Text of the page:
The story of the destruction of Sodom is certainly a very grandiose claim from Genesis, and frankly, it should be possible to prove whether or not it actually happened given the amount of architectural ruins found in the area. So, did Sodom and Gomorrah actually exist? Were they really destroyed by fire and brimstone as the Bible suggests? Let’s take a look at what history has shown regarding this particular story from Genesis.

The Cities of the Plain

In order to best understand whether or not there is sufficient evidence to suggest that the story of Sodom and Gomorrah is true, we first need to identify what cities were a part of the destruction and where they may reasonably be located.

Abram lived in the land of Canaan, but Lot settled in the cities of the plain and pitched his tent toward Sodom.

Genesis 13:12

In the Genesis 13:12 we are given a term that describes the region in which Lot decided to dwell, the cities of the plain. We know for certain that Lot lived in Sodom, but there were other cities located nearby which were also destroyed. We know that it was not simply Sodom and Gomorrah that were destroyed, but potentially more of the cities of the plain as well, from the following verse.

So when God destroyed the cities of the plain, He remembered Abraham, and He brought Lot out of the catastrophe that destroyed the cities where he had lived.

Genesis 19:29

So what were the cities of the plain? We find them listed out in Genesis 14:2 as the following:

  • Sodom
  • Gomorrah
  • Admah
  • Zeboim
  • Bela (Zoar)

It is important to note that we know one of these cities would not have been destroyed as it is where Lot fled with his daughters.

“Look, there is a town nearby where I can flee, and it is a small place. Please let me flee there—is it not a small place? Then my life will be saved.”

“Very well,” he answered, “I will grant this request as well, and will not demolish the town you indicate. Hurry! Run there quickly, for I cannot do anything until you reach it.” That is why the town was called Zoar.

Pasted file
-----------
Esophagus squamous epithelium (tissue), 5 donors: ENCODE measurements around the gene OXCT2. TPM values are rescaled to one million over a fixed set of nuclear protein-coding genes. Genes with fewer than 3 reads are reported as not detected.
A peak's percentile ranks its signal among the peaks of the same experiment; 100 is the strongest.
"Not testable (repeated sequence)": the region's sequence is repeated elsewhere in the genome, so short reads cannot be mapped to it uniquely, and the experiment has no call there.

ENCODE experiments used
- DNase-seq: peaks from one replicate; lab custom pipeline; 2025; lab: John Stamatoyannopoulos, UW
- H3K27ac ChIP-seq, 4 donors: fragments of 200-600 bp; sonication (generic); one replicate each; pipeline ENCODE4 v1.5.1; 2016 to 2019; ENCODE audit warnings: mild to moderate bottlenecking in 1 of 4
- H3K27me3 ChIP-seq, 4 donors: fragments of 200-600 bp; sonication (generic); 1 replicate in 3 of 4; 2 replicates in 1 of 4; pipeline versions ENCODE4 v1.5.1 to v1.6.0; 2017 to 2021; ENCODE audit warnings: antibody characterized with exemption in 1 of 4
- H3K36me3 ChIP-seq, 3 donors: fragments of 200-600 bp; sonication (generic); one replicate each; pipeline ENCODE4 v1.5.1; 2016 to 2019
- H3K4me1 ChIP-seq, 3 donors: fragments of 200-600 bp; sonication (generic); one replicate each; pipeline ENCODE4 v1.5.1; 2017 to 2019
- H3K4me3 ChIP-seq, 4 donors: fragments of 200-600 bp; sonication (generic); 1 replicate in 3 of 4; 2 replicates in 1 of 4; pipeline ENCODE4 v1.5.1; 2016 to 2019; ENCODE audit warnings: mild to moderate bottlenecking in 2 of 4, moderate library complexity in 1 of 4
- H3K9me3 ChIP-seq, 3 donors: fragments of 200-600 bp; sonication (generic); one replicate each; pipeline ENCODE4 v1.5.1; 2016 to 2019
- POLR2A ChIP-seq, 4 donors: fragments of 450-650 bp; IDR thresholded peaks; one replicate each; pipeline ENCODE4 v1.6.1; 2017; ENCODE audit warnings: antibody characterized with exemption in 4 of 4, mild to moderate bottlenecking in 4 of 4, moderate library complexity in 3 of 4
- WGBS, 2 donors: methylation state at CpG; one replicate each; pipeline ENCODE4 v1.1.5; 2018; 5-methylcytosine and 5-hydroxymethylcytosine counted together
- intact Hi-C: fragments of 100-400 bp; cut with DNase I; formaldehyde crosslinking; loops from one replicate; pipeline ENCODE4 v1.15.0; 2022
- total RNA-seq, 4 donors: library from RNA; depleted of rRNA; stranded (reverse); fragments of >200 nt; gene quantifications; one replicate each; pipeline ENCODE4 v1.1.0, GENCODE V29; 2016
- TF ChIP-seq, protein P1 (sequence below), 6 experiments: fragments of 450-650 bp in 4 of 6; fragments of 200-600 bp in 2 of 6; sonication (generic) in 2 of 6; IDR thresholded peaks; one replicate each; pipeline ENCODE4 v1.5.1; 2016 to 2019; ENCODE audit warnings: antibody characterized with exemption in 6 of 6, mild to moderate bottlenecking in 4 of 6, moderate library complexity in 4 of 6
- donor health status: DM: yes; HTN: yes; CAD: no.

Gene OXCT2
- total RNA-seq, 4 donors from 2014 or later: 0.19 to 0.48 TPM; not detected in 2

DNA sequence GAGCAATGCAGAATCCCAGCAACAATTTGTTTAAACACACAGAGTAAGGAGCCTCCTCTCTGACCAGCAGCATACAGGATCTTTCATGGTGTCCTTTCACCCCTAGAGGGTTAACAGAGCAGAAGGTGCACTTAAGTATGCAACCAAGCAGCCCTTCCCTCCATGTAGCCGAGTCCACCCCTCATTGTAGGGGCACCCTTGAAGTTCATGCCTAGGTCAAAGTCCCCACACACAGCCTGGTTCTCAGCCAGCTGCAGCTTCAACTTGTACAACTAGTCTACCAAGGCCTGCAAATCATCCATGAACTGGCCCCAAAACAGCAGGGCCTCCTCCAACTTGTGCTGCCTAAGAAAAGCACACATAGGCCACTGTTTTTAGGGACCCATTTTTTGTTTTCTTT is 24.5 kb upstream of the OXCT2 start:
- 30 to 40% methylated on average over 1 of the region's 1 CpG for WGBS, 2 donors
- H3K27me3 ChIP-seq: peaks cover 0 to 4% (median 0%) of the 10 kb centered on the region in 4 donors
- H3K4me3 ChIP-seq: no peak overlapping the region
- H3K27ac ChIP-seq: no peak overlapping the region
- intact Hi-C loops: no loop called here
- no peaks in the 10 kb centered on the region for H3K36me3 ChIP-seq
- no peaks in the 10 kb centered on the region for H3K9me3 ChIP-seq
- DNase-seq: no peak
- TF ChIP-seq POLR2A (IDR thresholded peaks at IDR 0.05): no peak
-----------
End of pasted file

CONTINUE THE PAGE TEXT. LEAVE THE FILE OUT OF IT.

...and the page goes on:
Genesis 19:20-22

Based on this, we can assume the possibility that Sodom, Gomorrah, Admah, and Zeboim were destroyed and begin looking for relevant evidence based on that. The first thing that we will really need to tackle is the potential location of these cities. There are a few clues given in the text from Genesis.

In those days Amraphel king of Shinar, Arioch king of Ellasar, Chedorlaomer king of Elam, and Tidal king of Goiim went to war against Bera king of Sodom, Birsha king of Gomorrah, Shinab king of Admah, Shemeber king of Zeboiim, and the king of Bela (that is, Zoar).

The latter five came as allies to the Valley of Siddim (that is, the Salt Sea).

Genesis 14:1-3

In this verse we see all five cities of the plain listed as allies to the Valley of Siddim, suggesting they are in the region of the modern Dead Sea. The term cities of the plain, is translated a few different ways, as cities of the plain or the valley. However, when we examine the word being translated, kikkar, we see that it comes from a root meaning a circle or around. Keeping this in mind, and looking at the verse above, we could reasonably draw the conclusion that we are looking for cities which would be within the region of the Dead Sea, around the modern Jordan Valley, which may have been military allies and likely positioned along an old trade route.

The Evidence

The first piece of evidence for the destruction of the cities of the plains would be the Ebla tablets. The Ebla tablets are pieces of clay containing Sumerian and cuneiform writing from as early as 2500 BC. The tablets and fragments were recovered from an excavation in Ebla Syria in the 1970s and have since been the source of much controversy. One reason for this controversy is the difficulty of translating the language found on the tablets. Regardless, it appears to be generally accepted that the cities of Sodom and Gomorrah appear on the tablets, giving us one indicator that these cities existed around 2500-2200 BC when the tablets may have been written.

Various excavations have revealed the ruins of multiple cities that were once flourishing and, for some reason, appear to have ceased hosting human activity for several centuries. Bab edh-Dhra, Tall El-Hammam, and Numeira are all cities that have been discovered in the area where the cities of the plain likely once stood.

Bab edh-Dhra